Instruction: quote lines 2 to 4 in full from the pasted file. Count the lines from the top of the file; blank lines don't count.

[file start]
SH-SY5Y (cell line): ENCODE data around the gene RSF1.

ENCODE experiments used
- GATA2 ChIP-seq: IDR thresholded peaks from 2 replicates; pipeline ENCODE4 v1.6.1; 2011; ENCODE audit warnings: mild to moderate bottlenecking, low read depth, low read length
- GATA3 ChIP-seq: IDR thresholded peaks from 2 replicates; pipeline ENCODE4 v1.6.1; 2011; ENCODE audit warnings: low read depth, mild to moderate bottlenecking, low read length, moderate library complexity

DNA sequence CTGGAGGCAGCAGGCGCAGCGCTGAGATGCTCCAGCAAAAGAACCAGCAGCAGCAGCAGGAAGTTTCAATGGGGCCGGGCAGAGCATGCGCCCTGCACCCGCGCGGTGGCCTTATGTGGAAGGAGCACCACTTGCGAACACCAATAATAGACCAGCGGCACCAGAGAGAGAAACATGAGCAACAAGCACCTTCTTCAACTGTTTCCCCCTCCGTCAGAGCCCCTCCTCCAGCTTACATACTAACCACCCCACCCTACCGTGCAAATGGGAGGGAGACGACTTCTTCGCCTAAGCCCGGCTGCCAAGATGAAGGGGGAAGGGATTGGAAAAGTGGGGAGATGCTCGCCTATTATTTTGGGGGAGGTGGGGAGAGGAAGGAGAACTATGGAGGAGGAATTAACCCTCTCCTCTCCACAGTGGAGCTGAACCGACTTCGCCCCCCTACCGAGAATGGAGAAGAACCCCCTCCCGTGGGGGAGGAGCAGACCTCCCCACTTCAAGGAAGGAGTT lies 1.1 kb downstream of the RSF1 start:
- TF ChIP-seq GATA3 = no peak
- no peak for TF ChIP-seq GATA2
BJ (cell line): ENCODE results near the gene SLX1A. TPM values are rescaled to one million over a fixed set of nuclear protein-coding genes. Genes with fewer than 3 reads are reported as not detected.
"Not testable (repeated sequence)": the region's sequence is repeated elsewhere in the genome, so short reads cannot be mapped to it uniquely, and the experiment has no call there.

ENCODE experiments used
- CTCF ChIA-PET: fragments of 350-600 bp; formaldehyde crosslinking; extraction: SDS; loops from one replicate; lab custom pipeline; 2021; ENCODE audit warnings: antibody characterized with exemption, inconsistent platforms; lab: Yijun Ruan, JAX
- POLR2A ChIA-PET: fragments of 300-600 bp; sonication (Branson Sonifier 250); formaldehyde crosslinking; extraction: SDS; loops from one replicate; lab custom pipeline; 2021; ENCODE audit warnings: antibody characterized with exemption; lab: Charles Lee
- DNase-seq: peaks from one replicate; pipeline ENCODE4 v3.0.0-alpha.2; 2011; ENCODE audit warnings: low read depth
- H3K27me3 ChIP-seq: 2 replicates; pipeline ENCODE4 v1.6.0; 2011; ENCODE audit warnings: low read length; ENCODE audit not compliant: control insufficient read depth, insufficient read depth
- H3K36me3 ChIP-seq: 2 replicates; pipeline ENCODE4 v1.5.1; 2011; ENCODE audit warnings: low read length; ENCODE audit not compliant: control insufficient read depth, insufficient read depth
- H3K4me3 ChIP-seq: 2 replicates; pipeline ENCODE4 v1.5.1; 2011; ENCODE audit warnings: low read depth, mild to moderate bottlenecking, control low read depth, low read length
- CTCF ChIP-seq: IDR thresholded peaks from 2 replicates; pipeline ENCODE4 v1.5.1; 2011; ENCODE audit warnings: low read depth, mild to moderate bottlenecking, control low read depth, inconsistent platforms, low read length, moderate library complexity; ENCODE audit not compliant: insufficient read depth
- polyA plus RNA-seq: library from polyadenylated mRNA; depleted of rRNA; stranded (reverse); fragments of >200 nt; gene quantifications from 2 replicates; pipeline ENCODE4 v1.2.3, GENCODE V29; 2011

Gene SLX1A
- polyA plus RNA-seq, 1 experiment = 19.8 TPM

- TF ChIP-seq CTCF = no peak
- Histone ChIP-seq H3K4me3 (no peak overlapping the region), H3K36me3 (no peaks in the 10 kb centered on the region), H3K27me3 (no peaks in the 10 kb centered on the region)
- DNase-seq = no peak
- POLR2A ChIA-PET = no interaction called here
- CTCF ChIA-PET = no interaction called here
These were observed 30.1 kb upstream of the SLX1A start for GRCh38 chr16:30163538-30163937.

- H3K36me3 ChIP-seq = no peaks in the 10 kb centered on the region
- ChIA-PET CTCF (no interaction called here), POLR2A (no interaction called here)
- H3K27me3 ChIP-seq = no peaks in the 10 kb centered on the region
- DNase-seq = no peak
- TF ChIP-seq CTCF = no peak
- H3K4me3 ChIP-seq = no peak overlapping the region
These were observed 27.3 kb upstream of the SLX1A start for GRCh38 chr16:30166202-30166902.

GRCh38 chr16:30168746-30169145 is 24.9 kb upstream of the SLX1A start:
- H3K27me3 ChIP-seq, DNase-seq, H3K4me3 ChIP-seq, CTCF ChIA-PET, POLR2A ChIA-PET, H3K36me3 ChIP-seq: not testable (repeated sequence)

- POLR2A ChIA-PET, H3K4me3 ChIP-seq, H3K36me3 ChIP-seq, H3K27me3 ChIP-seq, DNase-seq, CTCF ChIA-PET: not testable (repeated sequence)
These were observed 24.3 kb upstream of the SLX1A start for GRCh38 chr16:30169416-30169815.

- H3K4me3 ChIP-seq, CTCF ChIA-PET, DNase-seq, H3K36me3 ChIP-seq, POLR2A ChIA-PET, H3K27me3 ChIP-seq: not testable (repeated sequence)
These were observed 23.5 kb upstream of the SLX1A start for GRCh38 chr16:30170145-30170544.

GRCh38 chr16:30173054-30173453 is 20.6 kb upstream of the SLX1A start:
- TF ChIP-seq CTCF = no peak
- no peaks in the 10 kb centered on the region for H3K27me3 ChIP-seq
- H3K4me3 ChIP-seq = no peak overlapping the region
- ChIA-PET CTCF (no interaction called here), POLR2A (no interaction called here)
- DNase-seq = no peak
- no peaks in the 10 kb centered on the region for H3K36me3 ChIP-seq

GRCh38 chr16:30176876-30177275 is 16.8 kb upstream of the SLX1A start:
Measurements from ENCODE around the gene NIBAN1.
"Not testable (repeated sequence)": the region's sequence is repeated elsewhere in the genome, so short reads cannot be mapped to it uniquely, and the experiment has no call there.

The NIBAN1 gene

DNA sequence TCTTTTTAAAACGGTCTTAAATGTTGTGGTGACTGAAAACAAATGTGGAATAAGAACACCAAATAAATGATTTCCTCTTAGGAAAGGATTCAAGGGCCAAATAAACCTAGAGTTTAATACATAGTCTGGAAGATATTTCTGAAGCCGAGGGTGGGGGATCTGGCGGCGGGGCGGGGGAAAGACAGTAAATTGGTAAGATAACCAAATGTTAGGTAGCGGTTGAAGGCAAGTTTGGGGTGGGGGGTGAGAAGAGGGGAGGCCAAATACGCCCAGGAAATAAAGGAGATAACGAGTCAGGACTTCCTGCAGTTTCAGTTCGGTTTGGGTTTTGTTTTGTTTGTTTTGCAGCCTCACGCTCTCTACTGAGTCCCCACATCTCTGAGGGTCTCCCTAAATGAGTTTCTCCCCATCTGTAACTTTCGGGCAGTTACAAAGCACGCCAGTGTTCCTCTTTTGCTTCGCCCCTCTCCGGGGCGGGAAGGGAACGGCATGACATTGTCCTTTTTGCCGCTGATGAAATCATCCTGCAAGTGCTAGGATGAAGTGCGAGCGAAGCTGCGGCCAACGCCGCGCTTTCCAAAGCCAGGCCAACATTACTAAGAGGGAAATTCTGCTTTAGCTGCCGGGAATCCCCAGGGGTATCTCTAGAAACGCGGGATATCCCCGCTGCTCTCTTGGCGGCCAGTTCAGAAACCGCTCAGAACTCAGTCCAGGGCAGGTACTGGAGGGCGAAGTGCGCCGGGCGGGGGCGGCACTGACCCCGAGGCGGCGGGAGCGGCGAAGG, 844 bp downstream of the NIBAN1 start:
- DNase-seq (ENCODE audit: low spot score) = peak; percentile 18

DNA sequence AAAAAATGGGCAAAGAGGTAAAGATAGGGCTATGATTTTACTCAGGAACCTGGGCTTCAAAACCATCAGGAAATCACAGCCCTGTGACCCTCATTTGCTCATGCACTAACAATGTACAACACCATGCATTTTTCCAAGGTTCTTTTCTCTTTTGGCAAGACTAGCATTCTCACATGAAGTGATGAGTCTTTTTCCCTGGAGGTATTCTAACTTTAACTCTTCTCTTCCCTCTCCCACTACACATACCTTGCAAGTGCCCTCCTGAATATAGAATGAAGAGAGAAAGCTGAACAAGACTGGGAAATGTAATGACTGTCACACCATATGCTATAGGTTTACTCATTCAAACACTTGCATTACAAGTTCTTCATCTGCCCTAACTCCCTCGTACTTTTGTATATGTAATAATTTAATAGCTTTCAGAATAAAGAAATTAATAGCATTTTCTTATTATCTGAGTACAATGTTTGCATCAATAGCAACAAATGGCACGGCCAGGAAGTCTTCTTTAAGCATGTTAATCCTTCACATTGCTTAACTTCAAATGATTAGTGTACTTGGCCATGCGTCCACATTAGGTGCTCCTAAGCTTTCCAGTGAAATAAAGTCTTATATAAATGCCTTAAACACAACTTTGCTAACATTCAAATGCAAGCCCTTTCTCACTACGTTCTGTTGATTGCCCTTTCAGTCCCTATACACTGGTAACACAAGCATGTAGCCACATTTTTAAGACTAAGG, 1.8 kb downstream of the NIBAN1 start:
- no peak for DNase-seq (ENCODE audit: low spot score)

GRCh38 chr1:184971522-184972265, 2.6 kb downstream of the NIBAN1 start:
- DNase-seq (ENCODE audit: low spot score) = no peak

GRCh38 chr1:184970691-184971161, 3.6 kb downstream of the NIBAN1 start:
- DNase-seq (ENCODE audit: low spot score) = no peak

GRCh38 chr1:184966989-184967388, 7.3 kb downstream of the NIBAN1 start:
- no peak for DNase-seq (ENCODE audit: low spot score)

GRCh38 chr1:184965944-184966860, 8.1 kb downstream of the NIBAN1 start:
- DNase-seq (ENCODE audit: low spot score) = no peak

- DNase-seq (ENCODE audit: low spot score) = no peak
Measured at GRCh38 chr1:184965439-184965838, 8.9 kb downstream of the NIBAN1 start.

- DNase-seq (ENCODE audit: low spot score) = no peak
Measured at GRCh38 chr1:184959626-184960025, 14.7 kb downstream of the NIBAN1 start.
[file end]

ENCODE experiments used
- GATA2 ChIP-seq: IDR thresholded peaks from 2 replicates; pipeline ENCODE4 v1.6.1; 2011; ENCODE audit warnings: mild to moderate bottlenecking, low read depth, low read length
- GATA3 ChIP-seq: IDR thresholded peaks from 2 replicates; pipeline ENCODE4 v1.6.1; 2011; ENCODE audit warnings: low read depth, mild to moderate bottlenecking, low read length, moderate library complexity